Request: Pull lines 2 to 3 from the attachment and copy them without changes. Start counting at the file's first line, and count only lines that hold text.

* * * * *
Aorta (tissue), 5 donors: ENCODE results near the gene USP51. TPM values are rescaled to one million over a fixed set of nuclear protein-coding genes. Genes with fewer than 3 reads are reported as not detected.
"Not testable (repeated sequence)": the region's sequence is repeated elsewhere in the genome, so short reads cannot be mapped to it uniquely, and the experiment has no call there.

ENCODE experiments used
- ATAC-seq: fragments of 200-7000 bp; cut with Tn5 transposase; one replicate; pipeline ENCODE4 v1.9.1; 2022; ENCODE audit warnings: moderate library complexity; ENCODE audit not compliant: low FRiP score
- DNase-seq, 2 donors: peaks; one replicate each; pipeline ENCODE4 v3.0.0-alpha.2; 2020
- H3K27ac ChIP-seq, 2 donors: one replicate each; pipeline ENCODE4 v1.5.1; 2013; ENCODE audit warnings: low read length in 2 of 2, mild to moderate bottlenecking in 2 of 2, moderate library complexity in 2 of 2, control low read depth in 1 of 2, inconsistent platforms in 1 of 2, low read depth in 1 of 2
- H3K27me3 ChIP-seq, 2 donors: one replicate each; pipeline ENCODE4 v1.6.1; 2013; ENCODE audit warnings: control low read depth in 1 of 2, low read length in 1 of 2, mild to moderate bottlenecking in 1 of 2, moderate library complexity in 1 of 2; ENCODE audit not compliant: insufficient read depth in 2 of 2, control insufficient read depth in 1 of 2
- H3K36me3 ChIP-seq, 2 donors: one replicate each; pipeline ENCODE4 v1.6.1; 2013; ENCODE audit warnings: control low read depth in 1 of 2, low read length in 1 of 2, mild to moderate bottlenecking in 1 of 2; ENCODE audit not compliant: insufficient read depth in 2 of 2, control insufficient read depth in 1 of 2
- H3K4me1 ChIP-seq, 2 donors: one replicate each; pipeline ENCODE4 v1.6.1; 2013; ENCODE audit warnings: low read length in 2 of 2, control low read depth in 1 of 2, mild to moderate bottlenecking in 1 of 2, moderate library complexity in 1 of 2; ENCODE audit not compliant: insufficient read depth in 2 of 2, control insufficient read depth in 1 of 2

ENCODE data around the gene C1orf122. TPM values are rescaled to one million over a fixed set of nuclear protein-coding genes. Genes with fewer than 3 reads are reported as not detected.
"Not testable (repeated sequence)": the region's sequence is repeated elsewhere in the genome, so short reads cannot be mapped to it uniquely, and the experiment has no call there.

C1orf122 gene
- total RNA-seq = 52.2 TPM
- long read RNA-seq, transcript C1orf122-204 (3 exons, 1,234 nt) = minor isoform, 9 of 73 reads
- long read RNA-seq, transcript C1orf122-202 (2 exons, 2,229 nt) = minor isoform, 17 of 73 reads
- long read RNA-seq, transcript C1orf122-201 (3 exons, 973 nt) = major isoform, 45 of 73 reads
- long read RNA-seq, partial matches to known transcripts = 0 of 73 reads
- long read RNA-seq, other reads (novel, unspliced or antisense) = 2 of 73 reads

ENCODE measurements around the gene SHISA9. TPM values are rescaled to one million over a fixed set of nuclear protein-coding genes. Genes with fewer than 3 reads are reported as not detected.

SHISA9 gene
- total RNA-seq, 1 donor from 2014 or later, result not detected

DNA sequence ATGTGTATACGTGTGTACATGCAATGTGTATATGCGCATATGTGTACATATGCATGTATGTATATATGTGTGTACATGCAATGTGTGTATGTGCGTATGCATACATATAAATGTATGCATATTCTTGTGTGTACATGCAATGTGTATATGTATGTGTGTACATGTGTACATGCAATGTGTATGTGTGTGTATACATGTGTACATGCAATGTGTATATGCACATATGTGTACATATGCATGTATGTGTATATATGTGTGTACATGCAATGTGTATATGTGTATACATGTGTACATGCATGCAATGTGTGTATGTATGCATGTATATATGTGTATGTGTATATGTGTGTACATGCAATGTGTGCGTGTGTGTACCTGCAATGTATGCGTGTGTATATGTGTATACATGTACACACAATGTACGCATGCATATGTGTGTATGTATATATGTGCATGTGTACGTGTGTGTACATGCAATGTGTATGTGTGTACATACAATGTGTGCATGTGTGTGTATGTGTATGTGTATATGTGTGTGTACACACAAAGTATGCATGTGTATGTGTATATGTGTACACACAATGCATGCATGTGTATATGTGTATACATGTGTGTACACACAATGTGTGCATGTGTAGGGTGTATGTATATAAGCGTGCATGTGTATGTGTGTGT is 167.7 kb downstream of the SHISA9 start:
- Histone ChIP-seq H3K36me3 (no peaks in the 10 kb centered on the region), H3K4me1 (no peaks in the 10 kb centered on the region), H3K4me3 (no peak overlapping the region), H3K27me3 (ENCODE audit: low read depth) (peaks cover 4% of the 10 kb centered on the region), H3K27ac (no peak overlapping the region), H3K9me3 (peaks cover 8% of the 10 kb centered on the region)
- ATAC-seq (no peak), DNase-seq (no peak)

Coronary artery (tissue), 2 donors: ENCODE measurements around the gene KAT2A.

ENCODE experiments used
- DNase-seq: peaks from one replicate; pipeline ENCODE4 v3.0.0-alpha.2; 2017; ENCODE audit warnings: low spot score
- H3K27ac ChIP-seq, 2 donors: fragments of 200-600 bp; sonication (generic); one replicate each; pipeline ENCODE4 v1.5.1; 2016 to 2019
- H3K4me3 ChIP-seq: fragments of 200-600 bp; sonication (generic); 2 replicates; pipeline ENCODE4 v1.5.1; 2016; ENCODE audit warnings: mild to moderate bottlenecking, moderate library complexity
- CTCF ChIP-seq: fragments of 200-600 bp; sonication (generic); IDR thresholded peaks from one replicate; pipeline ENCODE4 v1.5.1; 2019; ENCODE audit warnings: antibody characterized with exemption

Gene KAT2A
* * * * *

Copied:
"Not testable (repeated sequence)": the region's sequence is repeated elsewhere in the genome, so short reads cannot be mapped to it uniquely, and the experiment has no call there.

ENCODE experiments used